Event Reports

From Consultancy to Legislation – The Role-Diversity of People's Representations in the Gulf

by Peter Sendrowicz

Research Project on Parliaments and Parliamentary-like Councils

Not many associate the representation of people and political participation with the Gulf. This is due to the fact that parliamentary bodies and parliamentary-like councils in the region usually do not correspond with the classic Western parliamentary model. Primarily, tribalism and denominational affiliations shape the political systems of the Gulf monarchies.

However, if one takes a look beyond Bahrain, Kuwait, Oman, Qatar, Saudi Arabia and the United Arab Emirates, and towards Iran, Iraq, Yemen and the autonomous Kurdistan Region, the viewer is being offered a new perspective on the diversity of people’s representations in the Gulf.

Against this background, Konrad-Adenauer-Stiftung’s Regional Office Gulf States and the Gulf Studies Center at the College of Arts and Sciences at Qatar University laid the foundation for a joint research project with a two-day workshop on November 17 – 18. The pioneering project focuses on exploring the role of parliamentary representation as well as Shura councils in the Gulf region. Local experts from the six Gulf monarchies, Iran, Iraq, Yemen, and the autonomous Kurdistan Region will study the Shura councils' (consultative assemblies) and national parliaments’ working practices and efficiency.

Upon meeting in Doha, international experts on parliamentarism from Europe and the Gulf examined and commented initial drafts and thus contributed extensively to the positive dialogue character of the project. These individual case studies will subsequently be put together in a compilation to serve as a reference work regarding the role-diversity of people’s representations in the Gulf region for experts, specialists, and members of parliament in Europe and the Arab world.

The Shura councils of the six Gulf states already differ in their competencies and responsibilities, although they have extensively inspired and mutually influenced each other in their individual development, for instance in the matter of electoral law and the appointment of representatives. In this regard, Kuwait and Bahrain most certainly stand out with their comparatively long and broad experience in the field of parliamentarism. The United Arab Emirates as a federation has embarked on a slightly different path while trying to strike a balance between direct extension of parliamentary activities and concentration of power on leadership level. Also Qatar, Oman, and Saudi Arabia show positive development prospects for promoting the Shura councils’ efficiency as intermediaries between state and society.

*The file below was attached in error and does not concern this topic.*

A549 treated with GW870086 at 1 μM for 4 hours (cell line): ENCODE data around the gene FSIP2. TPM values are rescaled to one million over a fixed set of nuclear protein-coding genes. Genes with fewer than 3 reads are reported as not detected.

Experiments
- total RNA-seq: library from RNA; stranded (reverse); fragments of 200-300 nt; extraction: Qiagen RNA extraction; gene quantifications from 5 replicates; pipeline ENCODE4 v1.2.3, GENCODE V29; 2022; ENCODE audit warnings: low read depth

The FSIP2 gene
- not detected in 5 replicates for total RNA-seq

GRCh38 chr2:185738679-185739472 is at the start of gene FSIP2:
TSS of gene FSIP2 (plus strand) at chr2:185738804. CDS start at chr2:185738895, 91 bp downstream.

Nevertheless, it must be borne in mind that from the very beginning, the introduction of institutionalised advisory and assembly bodies, such as the Shura councils and municipal assemblies, have been historically and constitutionally enacted as a top-down process. This in turn explains the disparity between citizens’ rights and civic duties as well as participation in political decision-making processes, in particular in matters of legislation. Therefore, people’s parliamentary-like representation in the Gulf States is still in its infancy, since it has not been arising from a bottom-up initiative, which traditionally allows citizens to position themselves in the role of the legislator. That is why the greatest challenge for the rulers in the Gulf remains to ensure that the Shura councils are given room for development while tribal structures are also being taken into consideration.

In addition, the three republics of Iraq, Iran, and Yemen as well as the autonomous Kurdistan Region present a further dimension to the joint research project, considering the forms of government that have risen in said countries during their eventful history. In comparison to the Gulf monarchies, these four states’ legislative branches have more advanced competencies at their disposal. In turn, those systems clearly emphasise the role-diversity of people’s representation in the Gulf. Eventually, specific features of each individual parliamentary representation or parliamentary-like council in the Gulf can be, for each of the ten countries to be examined, traced back to a very specific socio-political and historical context, which provides a basis for a promising research project.

The introductory workshop to the joint research project is the fifth cooperation between the Gulf Studies Centre at Qatar University and the Regional Office Gulf States. In spring 2016, experts are going to meet again to present and discuss their findings as research has progressed. Afterwards, they will revise and complete their case studies for the upcoming book publication.

Contact Person

Dr. Manuel Schubert